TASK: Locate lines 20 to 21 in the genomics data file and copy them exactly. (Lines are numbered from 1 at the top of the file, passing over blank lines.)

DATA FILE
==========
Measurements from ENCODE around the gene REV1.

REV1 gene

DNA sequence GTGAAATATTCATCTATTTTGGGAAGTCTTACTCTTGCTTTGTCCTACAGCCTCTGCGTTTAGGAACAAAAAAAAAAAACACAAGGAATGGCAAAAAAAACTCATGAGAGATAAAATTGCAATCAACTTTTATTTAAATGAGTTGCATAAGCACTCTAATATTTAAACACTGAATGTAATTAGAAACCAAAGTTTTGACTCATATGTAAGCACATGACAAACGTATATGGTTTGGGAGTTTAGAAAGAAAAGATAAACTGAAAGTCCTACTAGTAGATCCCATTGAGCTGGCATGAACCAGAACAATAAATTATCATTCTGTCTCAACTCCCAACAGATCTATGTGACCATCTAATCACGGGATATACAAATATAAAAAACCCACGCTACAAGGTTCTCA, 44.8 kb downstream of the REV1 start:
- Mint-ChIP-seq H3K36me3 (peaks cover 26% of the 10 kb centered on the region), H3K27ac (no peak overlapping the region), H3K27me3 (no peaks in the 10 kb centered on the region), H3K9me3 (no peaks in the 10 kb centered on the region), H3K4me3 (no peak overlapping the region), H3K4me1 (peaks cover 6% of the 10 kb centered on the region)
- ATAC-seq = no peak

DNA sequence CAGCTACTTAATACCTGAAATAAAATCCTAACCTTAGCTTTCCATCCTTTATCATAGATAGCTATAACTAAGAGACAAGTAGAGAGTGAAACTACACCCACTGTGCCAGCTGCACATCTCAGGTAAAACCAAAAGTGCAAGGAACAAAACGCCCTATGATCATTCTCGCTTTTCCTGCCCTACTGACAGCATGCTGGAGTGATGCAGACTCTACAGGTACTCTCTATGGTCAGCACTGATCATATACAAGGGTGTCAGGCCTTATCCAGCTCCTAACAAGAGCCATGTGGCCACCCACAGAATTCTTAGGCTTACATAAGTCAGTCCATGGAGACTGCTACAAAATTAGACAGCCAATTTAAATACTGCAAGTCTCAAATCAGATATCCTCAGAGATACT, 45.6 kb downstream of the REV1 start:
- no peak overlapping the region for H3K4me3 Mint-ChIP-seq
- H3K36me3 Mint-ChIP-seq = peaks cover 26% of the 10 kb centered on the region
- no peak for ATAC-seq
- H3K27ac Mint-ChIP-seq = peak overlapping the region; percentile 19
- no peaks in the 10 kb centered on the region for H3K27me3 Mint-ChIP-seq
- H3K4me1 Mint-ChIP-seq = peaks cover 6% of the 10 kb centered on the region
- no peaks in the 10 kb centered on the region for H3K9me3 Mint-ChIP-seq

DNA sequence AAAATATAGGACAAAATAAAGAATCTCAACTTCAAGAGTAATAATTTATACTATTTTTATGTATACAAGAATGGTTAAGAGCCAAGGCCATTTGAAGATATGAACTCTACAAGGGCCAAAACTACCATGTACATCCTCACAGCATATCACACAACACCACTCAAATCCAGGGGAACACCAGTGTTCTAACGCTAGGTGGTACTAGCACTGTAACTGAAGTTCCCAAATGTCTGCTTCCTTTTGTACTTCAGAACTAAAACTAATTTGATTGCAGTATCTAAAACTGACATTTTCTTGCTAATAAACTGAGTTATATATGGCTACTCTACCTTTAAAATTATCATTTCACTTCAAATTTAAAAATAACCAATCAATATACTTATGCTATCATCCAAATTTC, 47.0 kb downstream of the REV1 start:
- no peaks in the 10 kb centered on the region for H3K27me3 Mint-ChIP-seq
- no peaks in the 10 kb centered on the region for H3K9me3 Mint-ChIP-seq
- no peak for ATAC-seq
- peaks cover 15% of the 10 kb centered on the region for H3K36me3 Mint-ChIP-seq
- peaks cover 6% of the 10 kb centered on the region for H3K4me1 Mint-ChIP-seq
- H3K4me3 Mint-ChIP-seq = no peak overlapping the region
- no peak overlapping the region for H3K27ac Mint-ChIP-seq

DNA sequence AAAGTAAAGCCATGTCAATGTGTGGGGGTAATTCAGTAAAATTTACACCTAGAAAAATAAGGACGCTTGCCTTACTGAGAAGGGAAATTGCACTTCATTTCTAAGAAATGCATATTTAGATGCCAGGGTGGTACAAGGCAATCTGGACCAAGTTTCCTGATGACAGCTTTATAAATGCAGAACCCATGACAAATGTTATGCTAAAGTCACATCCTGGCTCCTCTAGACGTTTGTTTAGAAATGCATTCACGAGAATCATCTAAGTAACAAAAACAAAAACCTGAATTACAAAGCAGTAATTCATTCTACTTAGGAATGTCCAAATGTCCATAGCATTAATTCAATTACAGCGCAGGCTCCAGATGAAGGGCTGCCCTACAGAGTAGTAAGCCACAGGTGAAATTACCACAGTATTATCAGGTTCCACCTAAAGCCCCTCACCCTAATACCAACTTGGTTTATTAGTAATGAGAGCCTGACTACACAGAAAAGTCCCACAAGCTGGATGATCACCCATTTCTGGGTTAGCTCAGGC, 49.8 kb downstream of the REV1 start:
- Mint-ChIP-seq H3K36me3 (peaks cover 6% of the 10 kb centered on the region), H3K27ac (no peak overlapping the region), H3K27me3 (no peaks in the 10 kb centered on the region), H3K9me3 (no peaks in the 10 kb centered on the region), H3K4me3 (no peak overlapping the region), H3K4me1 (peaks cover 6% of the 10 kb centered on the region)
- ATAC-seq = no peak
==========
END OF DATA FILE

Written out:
- H3K4me3 Mint-ChIP-seq = no peak overlapping the region
- no peak overlapping the region for H3K27ac Mint-ChIP-seq